The news has come down that Windows 8.1 may be getting somewhat more popular. Well at least it's on more computers than OS X Mavericks, based on a survey from Net Applications, which records Web traffic. While this may be considered significant to some, it's really not so significant, particularly when you compare Microsoft's latest and greatest to the legacy operating systems that still dominate.
The survey, which is only as good as the Net Applications sampling scheme, concludes that Windows 8.1, which is a free upgrade for Windows 8 users in addition to being preloaded on new PC boxes, has a 2.64% share, compared to Mavericks, which has a share of 2.42%. But total Windows 8/8.1 market share is 9.3%, which means a high number of PC users have yet to install the free upgrade, which was released in October.
Before I go on, though, I'm sure most of you realize that there are many times more Windows PCs than Macs out there, so this development may not be as significant as implied by some of the lurid headlines you read. You see, as of the first month since Mavericks was released as a free download, it was installed on nearly a third of all Macs still in use. It took five months for 10.9's predecessor, Mountain Lion, to reach that figure.
To put things in perspective, Windows Vista, generally regarded as an embarrassing failure for Micorsoft, still has a 3.57% share. Yet Windows 7 remains on top with 46.6%, and Windows XP, circa 2001, has a 31.2% share.
So consider that Windows XP is found on roughly the same percentage of PCs still in use as Mavericks on Macs; the latter being just weeks old. Now do you see the distinction? Indeed, the continued popularity of this old version of Windows has to serve as a continued embarrassment to Microsoft, which has established an end of life status for XP as of April 8, 2014. Sure, Windows 7 has moved ahead by a fair margin, but the larger question is whether that number will dip or businesses will continue to demand that older versions of Windows be installed on new PCs.
After all, Microsoft has really yet to make a compelling case for Windows 8/8.1 in the enterprise. The controversial tiled interface, formerly known as Metro, may be consumer friendly, but it's a huge question mark how that helps a business. The current version of Microsoft Office still operates in the Windows 8.1 desktop layer, with only passing lip service for touchscreens. No wonder the Surface tablet has been a failure, although the closeout gear, at $199, seems to be doing fairly well at Best Buy. Convertible PC notebooks, which combine the functions of a bloated tablet with a traditional portable computer, only occupy roughly 10% of the market. This despite the fact that the new version of Windows is more suited to touchscreens than a mouse or trackpad.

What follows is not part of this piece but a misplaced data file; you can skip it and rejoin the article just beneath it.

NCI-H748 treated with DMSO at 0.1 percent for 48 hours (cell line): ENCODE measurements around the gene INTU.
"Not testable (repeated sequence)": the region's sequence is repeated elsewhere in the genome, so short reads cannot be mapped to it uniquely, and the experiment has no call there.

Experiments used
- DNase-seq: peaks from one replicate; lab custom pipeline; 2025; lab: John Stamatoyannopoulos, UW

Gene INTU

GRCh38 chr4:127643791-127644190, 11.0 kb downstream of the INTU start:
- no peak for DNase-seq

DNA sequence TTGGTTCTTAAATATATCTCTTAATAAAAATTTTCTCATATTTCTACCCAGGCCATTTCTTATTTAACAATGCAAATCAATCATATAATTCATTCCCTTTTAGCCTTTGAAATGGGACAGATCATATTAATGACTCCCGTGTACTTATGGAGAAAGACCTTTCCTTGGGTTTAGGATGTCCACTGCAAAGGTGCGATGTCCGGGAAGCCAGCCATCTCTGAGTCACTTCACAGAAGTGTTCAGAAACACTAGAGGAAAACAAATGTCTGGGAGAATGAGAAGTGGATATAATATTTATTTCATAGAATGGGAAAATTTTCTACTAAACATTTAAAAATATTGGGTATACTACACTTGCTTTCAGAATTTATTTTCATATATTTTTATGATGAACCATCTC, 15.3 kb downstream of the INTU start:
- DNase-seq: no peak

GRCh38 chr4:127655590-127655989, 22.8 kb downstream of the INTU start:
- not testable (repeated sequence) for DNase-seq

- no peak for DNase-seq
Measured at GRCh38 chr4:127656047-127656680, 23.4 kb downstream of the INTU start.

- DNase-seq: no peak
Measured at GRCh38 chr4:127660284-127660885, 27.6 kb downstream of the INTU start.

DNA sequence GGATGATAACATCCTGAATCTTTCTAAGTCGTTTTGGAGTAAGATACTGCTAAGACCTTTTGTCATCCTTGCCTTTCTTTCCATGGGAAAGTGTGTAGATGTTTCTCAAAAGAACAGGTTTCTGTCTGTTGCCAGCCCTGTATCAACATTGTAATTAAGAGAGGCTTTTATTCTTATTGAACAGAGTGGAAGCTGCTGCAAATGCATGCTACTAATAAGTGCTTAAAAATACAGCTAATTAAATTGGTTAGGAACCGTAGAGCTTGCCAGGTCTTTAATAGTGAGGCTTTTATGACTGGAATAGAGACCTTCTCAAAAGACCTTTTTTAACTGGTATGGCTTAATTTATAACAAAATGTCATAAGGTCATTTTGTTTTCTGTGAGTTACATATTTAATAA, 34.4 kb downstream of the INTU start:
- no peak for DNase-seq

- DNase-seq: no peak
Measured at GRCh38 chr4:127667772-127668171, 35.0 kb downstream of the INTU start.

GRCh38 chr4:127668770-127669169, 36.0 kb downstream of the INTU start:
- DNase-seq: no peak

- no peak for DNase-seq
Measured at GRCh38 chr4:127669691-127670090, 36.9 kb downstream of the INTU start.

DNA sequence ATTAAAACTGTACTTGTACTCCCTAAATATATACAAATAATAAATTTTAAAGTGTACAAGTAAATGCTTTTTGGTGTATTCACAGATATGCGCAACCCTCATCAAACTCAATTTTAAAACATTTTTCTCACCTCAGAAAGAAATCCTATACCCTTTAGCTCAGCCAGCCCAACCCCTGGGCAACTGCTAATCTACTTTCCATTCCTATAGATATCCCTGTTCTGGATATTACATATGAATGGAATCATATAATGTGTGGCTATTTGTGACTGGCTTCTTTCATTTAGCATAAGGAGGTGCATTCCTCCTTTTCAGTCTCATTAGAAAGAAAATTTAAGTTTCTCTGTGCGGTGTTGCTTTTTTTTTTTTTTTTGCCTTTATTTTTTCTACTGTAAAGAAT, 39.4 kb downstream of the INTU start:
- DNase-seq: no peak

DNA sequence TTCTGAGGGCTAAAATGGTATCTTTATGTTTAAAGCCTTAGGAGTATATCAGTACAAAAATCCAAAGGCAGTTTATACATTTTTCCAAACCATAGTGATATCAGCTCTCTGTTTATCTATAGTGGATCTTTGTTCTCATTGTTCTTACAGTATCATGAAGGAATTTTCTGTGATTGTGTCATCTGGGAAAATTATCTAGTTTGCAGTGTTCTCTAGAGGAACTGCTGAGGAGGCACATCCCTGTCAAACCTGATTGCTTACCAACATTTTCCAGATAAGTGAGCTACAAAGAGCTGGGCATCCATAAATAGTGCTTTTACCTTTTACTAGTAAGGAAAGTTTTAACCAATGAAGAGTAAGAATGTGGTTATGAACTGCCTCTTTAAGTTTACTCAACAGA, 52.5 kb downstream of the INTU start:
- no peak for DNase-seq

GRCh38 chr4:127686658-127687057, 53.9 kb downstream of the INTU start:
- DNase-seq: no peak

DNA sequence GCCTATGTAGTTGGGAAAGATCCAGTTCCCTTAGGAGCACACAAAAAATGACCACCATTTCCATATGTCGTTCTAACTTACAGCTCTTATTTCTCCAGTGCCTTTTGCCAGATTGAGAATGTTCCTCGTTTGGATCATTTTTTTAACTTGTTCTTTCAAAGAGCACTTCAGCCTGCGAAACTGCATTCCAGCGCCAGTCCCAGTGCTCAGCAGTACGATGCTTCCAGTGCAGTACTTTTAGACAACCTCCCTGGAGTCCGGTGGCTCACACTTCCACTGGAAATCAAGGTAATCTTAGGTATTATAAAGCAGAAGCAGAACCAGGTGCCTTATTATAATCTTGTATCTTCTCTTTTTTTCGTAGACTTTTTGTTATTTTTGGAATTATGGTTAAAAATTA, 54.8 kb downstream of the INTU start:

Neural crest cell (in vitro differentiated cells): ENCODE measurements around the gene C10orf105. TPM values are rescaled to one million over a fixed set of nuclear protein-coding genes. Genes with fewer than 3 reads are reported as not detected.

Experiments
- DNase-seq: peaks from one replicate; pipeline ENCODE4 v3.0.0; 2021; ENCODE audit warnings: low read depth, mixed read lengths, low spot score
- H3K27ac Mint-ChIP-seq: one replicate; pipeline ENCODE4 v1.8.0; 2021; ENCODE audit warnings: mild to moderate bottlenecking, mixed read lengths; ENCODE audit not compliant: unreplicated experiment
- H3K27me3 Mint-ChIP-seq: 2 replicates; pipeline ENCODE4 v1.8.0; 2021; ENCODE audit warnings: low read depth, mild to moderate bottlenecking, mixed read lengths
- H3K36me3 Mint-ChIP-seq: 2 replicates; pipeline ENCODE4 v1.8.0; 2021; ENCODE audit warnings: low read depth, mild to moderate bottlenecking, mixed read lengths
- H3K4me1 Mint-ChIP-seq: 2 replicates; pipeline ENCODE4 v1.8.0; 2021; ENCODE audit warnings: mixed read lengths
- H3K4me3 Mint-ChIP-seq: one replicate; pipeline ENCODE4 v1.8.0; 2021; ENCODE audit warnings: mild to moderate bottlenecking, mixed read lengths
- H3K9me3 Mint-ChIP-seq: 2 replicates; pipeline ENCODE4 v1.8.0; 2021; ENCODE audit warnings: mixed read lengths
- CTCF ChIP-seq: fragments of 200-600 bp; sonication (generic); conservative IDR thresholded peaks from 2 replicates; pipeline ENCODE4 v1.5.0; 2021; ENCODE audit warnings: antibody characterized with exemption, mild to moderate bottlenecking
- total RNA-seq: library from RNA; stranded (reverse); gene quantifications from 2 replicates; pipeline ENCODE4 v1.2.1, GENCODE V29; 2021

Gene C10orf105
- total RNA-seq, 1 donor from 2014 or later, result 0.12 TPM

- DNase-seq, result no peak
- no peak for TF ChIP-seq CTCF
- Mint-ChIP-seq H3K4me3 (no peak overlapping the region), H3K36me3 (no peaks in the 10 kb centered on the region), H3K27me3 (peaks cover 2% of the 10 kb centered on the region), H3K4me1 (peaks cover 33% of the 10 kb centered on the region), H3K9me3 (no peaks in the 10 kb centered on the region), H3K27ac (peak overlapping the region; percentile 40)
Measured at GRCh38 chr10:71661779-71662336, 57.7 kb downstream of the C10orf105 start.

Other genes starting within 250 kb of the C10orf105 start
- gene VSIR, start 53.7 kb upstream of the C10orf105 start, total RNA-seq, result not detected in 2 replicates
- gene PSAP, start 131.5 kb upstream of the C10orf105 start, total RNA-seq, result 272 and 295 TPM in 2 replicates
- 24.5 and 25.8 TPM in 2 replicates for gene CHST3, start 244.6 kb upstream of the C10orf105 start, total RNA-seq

Now nobody should be surprised that Windows 8.1 is growing at a passable rate, and that rate should increase during the holiday season. New PCs ship with the current version of Windows. Business users may be able to buy hardware with Windows 7, or require the downgrade, though they may just wipe the hard drive and reinstall the OS and software from a customized disk image. That will ensure consistency, but it sure won't help improve the adoption rate for Windows 8.1.
It's also true that PC sales have been in the doldrums. Sure, Mac sales were down the last quarter too, and it may well be that these trends won't change. The best Apple can do is to reduce the erosion. But, in large part, people like OS X Mavericks, and the latest Macs are fast and power efficient, with a little help from 10.9 of course. In contrast, Windows 8.1 isn't getting the love from media pundits, although it's clearly somewhat better than the original Windows 8 release.
Where Microsoft will take this is not certain. There are published reports that the Windows RT OS, the one for ARM processors, may be history. Does that mean that Windows Phone will somehow be revised to function efficiently on tablets? That would seem to actually make sense since Windows smartphones are actually decent products, with elegant hardware, and the OS gets pretty favorable reviews overall even though it is somewhat behind iOS and Android in offering the latest and greatest features.
Meanwhile, Microsoft's search for a new CEO continues. You almost think the company is in a waiting mode, although the Xbox One gaming console has earned quick sales, and has received mostly favorable ratings. But would the new CEO have to pledge to continue existing policies, such as completing the purchase of Nokia's handset division? After all, if an incoming chief executive wasn't given the freedom to rebuild Microsoft and fix ongoing problems with Windows and mobile hardware, it would be equivalent to taking a job with one's hands tied behind their back.
So what if the new Microsoft CEO decided to kill the tablets, abort the Nokia sale (though the contract probably makes this move impossible), and order up a refined version of Windows 7 to succeed Windows 8? Since I'm not a corporate CEO and don't play one on radio or TV, I wouldn't presume to guess. Meanwhile, the latest Windows 8.1 numbers don't really provide much in the way of good news for Microsoft.
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